The Mayor’s Office is dedicating $500 million toward boosting affordable housing in Nashville, much of which will go toward converting low-income housing into mixed income.
Over the next decade Nashville promises to put $350 million toward the housing authority’s plan to rebuild the city’s aging public housing as a mixture of low, moderate and higher income apartments.
Nashville Mayor David Briley said Tuesday breaking up concentrated poverty and replacing it with mixed-income living creates opportunities for everyone.
“If you live here in Nashville, you ought to have a pathway to prosperity,” Briley said. “Living in a mixed-income neighborhood is a big part of that. So that’s why it’s important for this city that believes in everybody succeeding to invest that kind of money.”
The Metropolitan Development and Housing Agency, or MDHA, has spent years working on transforming Nashville’s public housing. Past attempts at mixed-income living have been only moderately successful: They've led to safer neighborhoods but at the expense of displacing hundreds of low-income residents.
This time around, the housing authority has promised to build back exactly the same number of low-income units that it tears down. The strategy means increasing the density of some complexes by threefold. With the additional money from the Mayor's office the push to redevelop thousands of low-income units accross the city, known as "Envision" projects, will be accelerated officials said.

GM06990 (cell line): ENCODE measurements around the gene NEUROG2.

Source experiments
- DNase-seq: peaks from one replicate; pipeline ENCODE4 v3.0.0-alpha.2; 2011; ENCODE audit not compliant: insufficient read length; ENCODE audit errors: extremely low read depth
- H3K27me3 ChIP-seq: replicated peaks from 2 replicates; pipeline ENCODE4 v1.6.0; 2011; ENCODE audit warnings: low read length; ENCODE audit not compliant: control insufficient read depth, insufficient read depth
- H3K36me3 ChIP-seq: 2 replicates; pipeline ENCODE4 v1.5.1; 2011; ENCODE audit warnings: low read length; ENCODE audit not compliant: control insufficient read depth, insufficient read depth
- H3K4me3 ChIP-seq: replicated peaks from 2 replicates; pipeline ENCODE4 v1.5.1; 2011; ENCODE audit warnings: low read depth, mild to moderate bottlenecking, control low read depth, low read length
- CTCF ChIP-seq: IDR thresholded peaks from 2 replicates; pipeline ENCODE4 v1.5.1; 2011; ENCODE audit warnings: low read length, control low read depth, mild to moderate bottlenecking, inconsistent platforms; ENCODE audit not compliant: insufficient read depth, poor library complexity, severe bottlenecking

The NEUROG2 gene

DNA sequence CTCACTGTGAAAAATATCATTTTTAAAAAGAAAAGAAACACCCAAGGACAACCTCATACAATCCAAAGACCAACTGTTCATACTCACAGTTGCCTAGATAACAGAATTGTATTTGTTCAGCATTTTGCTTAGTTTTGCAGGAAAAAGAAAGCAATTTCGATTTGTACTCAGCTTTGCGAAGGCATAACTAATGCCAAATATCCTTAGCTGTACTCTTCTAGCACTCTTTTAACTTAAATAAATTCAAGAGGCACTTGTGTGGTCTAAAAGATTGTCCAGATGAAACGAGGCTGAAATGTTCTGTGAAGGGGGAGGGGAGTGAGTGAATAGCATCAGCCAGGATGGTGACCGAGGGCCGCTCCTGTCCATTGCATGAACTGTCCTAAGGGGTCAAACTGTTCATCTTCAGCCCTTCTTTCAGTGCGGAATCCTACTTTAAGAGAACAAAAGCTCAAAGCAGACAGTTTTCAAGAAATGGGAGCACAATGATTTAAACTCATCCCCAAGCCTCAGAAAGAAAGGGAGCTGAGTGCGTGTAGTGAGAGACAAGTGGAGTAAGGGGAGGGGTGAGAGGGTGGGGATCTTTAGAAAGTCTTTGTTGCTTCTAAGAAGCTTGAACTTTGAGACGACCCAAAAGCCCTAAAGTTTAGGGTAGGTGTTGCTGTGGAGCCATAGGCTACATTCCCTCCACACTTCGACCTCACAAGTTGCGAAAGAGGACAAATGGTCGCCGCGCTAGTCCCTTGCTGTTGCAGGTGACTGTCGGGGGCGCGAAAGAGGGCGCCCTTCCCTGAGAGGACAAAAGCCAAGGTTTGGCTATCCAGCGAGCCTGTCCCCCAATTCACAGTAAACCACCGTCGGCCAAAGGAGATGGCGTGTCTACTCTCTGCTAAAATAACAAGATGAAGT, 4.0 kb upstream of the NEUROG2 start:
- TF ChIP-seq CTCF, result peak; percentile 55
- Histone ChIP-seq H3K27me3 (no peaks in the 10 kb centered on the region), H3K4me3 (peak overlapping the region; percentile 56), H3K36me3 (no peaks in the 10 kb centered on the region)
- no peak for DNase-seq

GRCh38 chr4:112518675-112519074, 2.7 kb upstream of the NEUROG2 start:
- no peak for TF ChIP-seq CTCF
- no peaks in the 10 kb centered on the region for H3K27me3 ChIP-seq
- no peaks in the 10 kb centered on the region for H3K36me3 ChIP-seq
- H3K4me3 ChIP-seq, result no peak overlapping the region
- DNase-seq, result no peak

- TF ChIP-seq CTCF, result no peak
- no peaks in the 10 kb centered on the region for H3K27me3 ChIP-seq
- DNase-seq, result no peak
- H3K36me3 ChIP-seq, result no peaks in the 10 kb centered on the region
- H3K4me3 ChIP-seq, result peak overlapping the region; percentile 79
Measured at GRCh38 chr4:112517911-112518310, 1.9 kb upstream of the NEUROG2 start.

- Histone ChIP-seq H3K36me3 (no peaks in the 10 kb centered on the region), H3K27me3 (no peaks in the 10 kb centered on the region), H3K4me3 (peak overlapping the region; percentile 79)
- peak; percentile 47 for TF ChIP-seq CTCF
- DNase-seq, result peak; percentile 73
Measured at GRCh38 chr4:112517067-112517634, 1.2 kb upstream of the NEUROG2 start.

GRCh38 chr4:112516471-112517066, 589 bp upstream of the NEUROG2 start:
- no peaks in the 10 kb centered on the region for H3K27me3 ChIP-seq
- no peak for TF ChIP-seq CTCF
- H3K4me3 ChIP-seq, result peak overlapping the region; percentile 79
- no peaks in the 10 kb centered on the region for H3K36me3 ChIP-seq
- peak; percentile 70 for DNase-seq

The new housing iniative, known as "Under One Roof 2029," is the most expansive in the city's history. It promises to create 10,000 new units of affordable housing. Half of those are being built by the housing authority through its Envision projects — all of which are mixed-income.
Briley said the funding is coming from general obligation bonds spread over the next decade.
Across the country, mixed-income housing is seen as a key method to combating poverty. However, skeptics of the policy say it’s not enough to just mix people up and build new apartments. There must also be tangible resources to foster community and lift up those who have less.
Briley says the funds will be watched closely with an eye toward applying them holistically.
“There will be oversight from the council and from the mayor in terms of the money that leaves the general government and goes to MDHA,” he said.
In addition to the money for public housing, another $150 million will go toward boosting the Barnes Housing Trust Fund, which is dedicated to building affordable housing. Briley is also calling on the private sector to come forward with $250 million in matching money.